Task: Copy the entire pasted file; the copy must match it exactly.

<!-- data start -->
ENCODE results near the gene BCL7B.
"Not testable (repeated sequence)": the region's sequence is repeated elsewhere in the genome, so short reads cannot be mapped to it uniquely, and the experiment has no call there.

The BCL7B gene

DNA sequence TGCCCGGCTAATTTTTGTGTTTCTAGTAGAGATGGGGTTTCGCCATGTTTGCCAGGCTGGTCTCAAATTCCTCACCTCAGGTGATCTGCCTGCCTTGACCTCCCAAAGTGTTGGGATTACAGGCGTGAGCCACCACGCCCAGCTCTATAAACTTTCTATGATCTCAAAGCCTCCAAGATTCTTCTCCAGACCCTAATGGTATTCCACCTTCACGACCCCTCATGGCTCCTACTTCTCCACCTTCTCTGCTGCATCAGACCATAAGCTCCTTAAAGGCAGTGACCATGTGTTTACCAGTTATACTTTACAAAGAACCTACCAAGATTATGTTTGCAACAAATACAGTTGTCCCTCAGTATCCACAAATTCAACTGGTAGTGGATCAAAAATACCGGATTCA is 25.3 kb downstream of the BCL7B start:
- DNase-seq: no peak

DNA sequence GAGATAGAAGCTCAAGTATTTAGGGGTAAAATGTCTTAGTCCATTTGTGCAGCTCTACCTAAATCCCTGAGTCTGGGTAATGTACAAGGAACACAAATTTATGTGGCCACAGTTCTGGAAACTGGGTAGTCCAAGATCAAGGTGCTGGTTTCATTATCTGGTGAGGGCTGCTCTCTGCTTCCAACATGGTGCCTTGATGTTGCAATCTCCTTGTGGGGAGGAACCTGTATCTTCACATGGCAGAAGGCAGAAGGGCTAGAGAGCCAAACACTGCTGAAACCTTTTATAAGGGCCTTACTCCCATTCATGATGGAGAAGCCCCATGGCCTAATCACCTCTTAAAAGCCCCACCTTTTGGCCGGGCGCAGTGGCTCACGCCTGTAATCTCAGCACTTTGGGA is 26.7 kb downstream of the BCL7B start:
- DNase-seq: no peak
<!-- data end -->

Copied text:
ENCODE results near the gene BCL7B.
"Not testable (repeated sequence)": the region's sequence is repeated elsewhere in the genome, so short reads cannot be mapped to it uniquely, and the experiment has no call there.

The BCL7B gene

DNA sequence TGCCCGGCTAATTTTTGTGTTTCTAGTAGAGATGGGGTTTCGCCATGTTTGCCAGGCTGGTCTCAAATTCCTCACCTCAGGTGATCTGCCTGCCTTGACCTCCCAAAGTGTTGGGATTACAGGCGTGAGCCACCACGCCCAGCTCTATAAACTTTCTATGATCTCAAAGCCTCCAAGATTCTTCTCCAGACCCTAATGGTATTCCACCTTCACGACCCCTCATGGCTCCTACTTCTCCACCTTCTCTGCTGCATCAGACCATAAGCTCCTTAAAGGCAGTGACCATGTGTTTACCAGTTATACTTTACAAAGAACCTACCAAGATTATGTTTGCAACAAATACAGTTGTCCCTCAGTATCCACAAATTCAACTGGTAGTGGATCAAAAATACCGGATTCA is 25.3 kb downstream of the BCL7B start:
- DNase-seq: no peak

DNA sequence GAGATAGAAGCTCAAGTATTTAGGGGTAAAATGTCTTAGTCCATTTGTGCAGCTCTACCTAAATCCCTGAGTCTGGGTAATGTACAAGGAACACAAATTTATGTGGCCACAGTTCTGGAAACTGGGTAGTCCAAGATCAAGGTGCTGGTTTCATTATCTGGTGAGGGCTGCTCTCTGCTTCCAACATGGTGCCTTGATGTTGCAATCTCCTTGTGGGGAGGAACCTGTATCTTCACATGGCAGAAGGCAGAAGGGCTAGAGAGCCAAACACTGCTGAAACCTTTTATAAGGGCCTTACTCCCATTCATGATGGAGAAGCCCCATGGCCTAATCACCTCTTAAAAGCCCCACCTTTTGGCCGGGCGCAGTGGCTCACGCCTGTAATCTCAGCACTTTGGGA is 26.7 kb downstream of the BCL7B start:
- DNase-seq: no peak